Saint Joan is a play by George Bernard Shaw about 15th-century French military figure Joan of Arc. Premiering in 1923, three years after her canonization by the Roman Catholic Church, the play dramatises what is known of her life based on the substantial records of her trial. Shaw studied the transcripts and decided that the concerned people acted in good faith according to their beliefs. He wrote in his preface to the play:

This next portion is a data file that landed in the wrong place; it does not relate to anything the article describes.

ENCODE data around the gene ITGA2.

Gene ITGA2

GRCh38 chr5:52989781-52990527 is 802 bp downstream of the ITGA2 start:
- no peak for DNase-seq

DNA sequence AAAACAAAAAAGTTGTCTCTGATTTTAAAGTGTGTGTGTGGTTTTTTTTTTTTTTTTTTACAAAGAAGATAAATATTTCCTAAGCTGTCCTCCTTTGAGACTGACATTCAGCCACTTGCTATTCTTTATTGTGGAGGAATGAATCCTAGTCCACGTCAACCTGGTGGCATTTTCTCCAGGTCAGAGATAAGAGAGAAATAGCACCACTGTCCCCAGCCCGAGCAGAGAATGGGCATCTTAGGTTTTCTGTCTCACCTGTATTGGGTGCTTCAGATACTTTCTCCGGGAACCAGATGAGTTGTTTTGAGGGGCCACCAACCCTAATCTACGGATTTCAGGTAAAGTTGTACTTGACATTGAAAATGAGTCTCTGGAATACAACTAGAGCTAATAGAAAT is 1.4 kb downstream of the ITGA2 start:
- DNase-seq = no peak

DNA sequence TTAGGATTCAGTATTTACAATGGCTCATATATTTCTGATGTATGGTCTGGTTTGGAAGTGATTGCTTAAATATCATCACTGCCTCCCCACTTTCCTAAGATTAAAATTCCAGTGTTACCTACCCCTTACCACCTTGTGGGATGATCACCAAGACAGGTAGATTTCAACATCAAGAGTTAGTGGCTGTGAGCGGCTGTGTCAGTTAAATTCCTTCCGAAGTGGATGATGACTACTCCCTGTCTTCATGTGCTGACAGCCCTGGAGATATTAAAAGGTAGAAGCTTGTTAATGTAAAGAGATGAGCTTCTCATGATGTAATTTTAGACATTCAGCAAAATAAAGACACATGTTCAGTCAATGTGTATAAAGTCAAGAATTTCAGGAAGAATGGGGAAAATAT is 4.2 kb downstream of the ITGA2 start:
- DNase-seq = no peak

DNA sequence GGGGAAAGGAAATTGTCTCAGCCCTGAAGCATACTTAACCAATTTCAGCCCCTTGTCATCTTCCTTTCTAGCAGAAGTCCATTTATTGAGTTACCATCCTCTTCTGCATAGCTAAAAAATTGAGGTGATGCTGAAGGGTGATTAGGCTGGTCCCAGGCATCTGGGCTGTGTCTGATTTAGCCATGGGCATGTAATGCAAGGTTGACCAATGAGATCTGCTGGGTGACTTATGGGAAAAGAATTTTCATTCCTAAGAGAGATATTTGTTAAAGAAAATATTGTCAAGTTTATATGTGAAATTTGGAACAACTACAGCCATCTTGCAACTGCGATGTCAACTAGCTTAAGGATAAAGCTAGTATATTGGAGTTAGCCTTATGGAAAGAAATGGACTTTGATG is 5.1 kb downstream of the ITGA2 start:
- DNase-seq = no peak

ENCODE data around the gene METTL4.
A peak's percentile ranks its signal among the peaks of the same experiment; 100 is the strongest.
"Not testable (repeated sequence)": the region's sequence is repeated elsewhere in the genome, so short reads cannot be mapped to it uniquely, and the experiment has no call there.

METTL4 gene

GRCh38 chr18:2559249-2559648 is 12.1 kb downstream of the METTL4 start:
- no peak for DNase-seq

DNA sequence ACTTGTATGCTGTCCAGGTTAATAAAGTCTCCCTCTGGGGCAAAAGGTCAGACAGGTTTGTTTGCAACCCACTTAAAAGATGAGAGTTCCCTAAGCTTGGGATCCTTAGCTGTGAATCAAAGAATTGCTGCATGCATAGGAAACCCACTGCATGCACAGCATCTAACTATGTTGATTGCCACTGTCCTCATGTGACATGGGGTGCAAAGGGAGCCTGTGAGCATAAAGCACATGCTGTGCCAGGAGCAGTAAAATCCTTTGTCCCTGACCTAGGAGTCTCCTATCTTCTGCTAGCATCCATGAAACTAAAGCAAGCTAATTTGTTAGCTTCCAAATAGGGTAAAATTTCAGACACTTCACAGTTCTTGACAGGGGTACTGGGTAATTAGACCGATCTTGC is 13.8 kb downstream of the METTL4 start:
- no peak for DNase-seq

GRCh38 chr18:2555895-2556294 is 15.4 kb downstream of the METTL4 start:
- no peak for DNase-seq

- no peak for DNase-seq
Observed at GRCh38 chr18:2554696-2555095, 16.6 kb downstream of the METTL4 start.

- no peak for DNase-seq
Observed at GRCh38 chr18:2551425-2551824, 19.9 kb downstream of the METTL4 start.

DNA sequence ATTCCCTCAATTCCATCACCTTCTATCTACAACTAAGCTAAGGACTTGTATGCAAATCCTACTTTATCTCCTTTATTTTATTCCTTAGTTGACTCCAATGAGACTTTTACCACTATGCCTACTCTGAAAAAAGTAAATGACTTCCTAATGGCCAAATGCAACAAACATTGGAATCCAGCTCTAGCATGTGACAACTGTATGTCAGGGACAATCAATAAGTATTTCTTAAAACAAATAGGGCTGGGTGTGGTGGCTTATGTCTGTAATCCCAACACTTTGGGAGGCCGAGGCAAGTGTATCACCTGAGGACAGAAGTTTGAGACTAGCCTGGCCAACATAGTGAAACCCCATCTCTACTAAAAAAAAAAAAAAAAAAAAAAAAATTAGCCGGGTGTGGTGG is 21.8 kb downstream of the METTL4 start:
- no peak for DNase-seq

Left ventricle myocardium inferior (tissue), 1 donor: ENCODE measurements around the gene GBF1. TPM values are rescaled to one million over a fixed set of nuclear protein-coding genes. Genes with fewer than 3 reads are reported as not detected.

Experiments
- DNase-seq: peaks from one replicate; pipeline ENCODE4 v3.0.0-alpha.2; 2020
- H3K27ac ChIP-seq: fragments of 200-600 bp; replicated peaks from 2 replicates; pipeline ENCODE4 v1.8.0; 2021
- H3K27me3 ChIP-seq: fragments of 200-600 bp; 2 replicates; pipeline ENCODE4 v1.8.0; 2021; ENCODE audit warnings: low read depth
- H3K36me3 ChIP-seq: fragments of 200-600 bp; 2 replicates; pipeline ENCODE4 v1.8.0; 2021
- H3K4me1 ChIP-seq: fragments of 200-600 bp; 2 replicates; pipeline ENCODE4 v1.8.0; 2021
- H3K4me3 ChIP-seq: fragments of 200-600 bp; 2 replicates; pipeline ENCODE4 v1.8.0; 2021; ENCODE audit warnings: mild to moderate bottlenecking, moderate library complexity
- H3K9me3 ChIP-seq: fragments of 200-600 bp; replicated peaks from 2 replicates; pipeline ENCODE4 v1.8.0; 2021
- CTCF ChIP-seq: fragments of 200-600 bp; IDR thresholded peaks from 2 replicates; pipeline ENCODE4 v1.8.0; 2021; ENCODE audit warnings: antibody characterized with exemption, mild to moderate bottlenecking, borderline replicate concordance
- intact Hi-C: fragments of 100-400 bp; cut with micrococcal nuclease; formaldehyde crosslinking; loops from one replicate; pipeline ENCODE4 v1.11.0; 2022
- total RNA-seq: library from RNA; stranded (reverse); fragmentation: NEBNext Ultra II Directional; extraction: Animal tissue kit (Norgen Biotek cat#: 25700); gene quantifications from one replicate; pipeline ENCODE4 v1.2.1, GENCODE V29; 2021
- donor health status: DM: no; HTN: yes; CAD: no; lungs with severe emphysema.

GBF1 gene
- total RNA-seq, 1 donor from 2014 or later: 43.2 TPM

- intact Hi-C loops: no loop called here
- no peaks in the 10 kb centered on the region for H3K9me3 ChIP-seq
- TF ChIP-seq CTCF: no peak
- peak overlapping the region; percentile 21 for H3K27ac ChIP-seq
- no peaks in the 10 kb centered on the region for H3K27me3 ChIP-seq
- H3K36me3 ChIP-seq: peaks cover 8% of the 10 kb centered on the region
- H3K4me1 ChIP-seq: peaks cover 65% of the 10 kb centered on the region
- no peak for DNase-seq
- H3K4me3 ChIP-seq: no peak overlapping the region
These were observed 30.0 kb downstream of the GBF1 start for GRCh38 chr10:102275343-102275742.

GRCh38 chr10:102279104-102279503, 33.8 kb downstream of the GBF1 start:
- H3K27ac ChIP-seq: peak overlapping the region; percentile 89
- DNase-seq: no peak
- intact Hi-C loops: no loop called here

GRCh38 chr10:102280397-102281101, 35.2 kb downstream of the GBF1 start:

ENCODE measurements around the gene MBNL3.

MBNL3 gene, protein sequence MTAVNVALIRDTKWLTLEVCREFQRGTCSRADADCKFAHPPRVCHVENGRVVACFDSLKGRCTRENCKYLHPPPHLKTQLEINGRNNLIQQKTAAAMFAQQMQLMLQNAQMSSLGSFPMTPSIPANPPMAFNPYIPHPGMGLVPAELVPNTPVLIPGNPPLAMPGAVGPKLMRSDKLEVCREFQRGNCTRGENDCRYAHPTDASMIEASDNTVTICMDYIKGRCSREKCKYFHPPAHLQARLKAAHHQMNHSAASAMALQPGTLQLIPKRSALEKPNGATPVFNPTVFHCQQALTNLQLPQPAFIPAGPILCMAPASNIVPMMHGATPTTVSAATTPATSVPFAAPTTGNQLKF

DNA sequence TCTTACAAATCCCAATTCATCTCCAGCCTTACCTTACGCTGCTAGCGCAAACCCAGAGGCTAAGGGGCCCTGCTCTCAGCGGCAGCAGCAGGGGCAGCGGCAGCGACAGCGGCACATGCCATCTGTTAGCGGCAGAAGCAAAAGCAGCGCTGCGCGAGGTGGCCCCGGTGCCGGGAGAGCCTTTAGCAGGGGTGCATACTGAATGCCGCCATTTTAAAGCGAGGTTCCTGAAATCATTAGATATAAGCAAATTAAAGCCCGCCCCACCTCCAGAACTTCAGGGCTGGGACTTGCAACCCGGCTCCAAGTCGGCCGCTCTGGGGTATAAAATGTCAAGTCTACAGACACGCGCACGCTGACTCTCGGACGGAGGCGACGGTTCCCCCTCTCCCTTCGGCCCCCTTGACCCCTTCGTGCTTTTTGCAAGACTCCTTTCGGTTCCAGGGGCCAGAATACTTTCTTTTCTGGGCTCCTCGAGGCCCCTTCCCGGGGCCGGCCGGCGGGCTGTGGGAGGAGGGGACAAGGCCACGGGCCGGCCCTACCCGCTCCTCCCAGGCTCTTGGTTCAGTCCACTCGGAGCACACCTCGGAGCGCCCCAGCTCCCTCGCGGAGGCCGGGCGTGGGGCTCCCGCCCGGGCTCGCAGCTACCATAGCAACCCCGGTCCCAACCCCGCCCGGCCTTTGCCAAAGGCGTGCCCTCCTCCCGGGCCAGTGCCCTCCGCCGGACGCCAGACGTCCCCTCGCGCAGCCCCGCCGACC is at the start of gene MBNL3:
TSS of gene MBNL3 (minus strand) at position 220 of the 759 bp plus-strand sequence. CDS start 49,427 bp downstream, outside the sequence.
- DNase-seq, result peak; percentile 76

There are no villains in the piece. Crime, like disease, is not interesting: it is something to be done away with by general consent, and that is all [there is] about it. It is what men do at their best, with good intentions, and what normal men and women find that they must and will do in spite of their intentions, that really concern us.
Michael Holroyd has characterised the play as "a tragedy without villains" and also as Shaw's "only tragedy". John Fielden has discussed further the appropriateness of characterising Saint Joan as a tragedy.
The text of the published play includes a long Preface by Shaw.